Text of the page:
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substring count challenge

Hi,

I am working on below challenge
http://codingbat.com/prob/p198640

i wrote code as below
public class Test27 {

	/**
	 * @param args
	 */
	public static void main(String[] args) {
		// TODO Auto-generated method stub
		int numberCount=stringMatch("abc","abc");
		System.out.println("is-->"+numberCount);
	}
	
	
	public static int stringMatch(String a, String b) {
		int count=0;
		for(int i=0;i<=a.length()-1;i++){
		if(a.substring(i,i+1)==a.substring(i,i+1))
		count++;
		}
		return count;
		  
		}

}

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I have many test cases failing as below

Expected      Run            
stringMatch("xxcaazz", "xxbaaz") → 3      0      X         
stringMatch("abc", "abc") → 2      0      X         
stringMatch("abc", "axc") → 0      0      OK         
stringMatch("hello", "he") → 1      0      X         
stringMatch("he", "hello") → 1      0      X         
stringMatch("h", "hello") → 0      1      X         
stringMatch("", "hello") → 0      0      OK         
stringMatch("aabbccdd", "abbbxxd") → 1      0      X         
stringMatch("aaxxaaxx", "iaxxai") → 3      0      X         
stringMatch("iaxxai", "aaxxaaxx") → 3      0      X         


How to fix and improve my code. Please advise
0
gudii9
Asked:
gudii9
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3 Solutions
 
rrzCommented:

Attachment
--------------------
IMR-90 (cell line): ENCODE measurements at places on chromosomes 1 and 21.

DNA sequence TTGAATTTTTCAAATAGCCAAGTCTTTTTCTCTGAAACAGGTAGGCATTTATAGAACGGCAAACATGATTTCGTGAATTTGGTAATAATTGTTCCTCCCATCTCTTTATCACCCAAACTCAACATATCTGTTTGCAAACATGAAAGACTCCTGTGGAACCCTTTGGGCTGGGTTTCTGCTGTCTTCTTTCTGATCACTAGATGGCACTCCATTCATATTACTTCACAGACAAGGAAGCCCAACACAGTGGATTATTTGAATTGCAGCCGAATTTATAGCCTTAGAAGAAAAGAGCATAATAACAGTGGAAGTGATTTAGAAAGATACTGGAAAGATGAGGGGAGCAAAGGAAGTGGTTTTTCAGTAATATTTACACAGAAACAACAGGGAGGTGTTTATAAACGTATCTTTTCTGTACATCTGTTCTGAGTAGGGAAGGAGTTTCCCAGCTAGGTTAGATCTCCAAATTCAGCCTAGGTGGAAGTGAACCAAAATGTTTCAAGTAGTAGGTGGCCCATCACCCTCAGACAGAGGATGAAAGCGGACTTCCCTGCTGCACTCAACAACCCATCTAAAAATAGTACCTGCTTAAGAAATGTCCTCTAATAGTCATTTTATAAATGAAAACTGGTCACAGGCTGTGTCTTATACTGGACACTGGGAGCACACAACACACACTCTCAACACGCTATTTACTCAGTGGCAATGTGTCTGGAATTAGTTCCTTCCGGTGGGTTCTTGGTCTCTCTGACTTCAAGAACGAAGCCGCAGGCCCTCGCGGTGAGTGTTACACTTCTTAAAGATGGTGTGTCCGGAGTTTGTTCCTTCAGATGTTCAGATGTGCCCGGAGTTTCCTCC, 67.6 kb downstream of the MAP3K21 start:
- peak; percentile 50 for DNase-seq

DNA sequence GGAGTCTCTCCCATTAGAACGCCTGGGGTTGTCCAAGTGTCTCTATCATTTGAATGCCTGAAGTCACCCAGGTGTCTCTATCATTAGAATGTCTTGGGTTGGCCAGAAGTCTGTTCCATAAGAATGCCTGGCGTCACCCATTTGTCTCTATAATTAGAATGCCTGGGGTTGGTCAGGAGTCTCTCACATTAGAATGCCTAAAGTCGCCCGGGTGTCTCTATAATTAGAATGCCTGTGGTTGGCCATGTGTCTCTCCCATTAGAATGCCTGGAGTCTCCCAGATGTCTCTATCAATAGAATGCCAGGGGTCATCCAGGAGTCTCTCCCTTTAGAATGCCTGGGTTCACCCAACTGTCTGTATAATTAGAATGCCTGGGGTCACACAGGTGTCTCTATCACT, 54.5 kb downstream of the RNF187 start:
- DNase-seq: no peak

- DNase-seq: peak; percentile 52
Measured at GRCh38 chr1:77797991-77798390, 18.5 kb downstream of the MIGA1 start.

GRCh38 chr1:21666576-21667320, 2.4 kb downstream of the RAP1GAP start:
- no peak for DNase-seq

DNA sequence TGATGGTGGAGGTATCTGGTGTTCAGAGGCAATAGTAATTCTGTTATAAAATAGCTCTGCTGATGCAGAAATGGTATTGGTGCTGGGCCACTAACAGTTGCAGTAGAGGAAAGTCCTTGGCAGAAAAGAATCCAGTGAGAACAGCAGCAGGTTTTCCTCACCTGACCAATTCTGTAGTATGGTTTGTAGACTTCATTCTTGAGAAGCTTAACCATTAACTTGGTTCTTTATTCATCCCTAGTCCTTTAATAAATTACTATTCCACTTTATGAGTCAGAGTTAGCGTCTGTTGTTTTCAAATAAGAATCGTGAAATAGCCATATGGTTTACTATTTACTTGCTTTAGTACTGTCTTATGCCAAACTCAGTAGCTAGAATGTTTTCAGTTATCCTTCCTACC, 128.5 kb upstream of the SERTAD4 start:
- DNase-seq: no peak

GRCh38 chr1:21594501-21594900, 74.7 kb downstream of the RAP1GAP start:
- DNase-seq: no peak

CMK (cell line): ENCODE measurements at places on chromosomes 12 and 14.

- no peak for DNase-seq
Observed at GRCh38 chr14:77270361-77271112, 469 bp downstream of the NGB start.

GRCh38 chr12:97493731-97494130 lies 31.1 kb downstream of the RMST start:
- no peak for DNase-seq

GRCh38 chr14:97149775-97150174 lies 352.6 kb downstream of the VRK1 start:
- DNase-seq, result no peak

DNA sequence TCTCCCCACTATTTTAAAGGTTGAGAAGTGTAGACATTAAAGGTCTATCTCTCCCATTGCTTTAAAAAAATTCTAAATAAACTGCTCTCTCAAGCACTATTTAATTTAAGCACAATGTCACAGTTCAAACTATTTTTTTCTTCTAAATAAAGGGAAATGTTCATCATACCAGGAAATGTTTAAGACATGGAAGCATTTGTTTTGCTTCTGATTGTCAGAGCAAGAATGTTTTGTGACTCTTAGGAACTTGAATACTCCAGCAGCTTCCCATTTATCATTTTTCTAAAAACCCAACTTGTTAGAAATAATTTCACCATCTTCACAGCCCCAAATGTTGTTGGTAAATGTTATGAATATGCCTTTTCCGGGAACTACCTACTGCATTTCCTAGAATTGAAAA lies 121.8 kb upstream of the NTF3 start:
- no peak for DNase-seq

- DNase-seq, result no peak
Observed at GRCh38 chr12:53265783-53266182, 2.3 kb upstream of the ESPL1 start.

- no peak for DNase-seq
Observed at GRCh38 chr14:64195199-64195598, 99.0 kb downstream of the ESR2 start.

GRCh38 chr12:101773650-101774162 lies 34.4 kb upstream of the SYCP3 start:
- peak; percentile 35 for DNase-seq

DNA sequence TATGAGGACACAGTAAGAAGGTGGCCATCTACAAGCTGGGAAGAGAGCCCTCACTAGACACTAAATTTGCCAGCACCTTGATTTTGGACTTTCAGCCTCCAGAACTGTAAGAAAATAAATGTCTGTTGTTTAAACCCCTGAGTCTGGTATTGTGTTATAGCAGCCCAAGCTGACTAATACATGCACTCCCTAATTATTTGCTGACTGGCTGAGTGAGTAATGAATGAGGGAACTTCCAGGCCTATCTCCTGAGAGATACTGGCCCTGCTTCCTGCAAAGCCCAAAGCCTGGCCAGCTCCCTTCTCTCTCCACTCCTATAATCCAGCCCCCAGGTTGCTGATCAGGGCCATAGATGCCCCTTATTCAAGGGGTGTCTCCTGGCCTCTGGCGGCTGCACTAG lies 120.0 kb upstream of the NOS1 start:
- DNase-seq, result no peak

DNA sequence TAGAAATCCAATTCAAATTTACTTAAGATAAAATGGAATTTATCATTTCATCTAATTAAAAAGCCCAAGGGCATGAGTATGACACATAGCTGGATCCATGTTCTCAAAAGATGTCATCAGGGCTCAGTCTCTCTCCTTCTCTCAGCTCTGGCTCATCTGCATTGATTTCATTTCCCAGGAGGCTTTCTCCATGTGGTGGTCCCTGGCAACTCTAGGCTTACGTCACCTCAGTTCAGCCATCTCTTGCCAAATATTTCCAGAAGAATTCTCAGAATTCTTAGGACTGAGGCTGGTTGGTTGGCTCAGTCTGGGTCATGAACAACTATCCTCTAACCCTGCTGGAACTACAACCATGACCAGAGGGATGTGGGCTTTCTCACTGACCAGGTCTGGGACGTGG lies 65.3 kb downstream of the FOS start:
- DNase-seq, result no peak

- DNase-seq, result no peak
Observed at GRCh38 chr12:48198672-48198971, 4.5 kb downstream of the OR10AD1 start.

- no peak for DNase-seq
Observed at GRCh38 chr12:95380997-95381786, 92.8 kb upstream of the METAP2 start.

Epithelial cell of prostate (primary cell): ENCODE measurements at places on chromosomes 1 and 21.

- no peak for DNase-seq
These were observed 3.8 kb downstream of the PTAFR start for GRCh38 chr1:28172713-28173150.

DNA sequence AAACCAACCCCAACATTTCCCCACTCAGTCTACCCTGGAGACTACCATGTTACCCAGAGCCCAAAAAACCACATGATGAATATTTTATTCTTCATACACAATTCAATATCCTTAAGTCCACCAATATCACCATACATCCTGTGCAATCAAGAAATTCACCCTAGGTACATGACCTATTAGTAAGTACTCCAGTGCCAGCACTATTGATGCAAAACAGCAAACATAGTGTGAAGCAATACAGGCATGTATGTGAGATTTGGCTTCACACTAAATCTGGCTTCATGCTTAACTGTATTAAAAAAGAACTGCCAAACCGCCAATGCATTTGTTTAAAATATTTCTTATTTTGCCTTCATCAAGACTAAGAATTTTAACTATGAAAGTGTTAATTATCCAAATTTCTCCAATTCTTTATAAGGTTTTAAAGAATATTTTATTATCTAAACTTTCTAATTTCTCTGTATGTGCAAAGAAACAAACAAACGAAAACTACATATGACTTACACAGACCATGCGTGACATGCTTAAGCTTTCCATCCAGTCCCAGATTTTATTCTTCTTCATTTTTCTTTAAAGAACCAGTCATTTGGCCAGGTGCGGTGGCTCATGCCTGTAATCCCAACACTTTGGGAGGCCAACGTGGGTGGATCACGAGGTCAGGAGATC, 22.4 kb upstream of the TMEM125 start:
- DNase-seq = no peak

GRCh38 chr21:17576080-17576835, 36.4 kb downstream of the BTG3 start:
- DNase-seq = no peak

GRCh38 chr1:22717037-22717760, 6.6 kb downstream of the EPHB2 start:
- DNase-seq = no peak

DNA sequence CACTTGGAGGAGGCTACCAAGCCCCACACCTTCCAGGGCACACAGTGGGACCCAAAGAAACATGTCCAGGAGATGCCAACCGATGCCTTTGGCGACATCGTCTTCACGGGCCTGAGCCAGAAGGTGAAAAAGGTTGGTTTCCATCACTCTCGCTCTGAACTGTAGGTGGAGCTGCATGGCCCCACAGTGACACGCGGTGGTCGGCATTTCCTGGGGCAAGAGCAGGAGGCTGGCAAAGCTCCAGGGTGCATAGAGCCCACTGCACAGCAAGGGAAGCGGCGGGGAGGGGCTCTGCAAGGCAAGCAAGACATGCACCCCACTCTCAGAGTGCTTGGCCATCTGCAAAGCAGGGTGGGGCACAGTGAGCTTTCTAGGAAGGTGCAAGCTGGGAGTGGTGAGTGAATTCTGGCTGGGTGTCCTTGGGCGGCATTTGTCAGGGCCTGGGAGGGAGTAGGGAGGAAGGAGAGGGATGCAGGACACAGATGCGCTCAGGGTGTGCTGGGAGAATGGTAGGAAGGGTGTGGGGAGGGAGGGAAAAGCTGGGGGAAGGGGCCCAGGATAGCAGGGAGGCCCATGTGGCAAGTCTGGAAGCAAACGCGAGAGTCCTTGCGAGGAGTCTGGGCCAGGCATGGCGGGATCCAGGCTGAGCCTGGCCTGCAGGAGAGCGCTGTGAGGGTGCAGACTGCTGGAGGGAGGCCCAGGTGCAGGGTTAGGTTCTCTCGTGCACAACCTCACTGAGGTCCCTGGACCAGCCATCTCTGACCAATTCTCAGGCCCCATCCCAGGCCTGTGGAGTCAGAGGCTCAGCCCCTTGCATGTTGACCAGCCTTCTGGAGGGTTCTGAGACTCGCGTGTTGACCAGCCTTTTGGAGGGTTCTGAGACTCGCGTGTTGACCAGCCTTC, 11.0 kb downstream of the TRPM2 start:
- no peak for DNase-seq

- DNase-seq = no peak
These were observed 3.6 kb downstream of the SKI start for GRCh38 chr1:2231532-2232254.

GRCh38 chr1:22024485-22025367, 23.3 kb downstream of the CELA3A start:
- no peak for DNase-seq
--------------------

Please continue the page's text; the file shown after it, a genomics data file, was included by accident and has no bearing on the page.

1)You must use String's equals method to compare the Strings. Don't use == to compare them.
2)You are comparing a substring from "a" with the same thing. You need to compare a substring from "a" to a substring from "b".    
3)You are comparing a substring length of 1.  But the challenge asks you compare substring length of 2.
4)You don't consider different lengths of input Strings. You could use Math.min method to find the shorter String length.
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dpearsonCommented:
There are several problems with your code.

Compare to this code and see if you can spot  the differences?

Doug

	public int stringMatch(String a, String b) {
		int count=0;
                int len = Math.min(a.length(), b.length()) ;
		for(int i=0;i<len-1;i++){
		   if(a.substring(i,i+2).equals(b.substring(i,i+2)))
		      count++;
		}
		return count;
		  
		}

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dpearsonCommented:
Oops - I see rrz posted largely the same thing (as text).  Apologies - my browser didn't update in time.

DOug
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rrzCommented:
No problem, Doug.
0
 
gudii9Author Commented:
public int stringMatch(String a, String b) {
int count=0;
		for(int i=0;i<=a.length()-1&&i<=b.length()-1;i++){
		if(a.substring(i,i+2).equals(b.substring(i,i+2)))
		count++;
		}
		return count;
  
}

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can I see both a and b lenth with && in the for loop as above. I still do not pass tests as above?
when to use == and when to use .equals? Please advise
0
 
gudii9Author Commented:
public int stringMatch(String a, String b) {
int count=0;
int len=Math.min(a.length(), b.length());
		for(int i=0;i<=len-1;i++){
		if(a.substring(i,i+2).equals(b.substring(i,i+2)));
		count++;
		}
		return count;
  
}


	

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when i wrote as above i am getting index out of bound on many test cases.

Expected      Run            
stringMatch("xxcaazz", "xxbaaz") → 3      Exception:java.lang.StringIndexOutOfBoundsException: String index out of range: 7 (line number:4)      X         
stringMatch("abc", "abc") → 2      Exception:java.lang.StringIndexOutOfBoundsException: String index out of range: 4 (line number:4)      X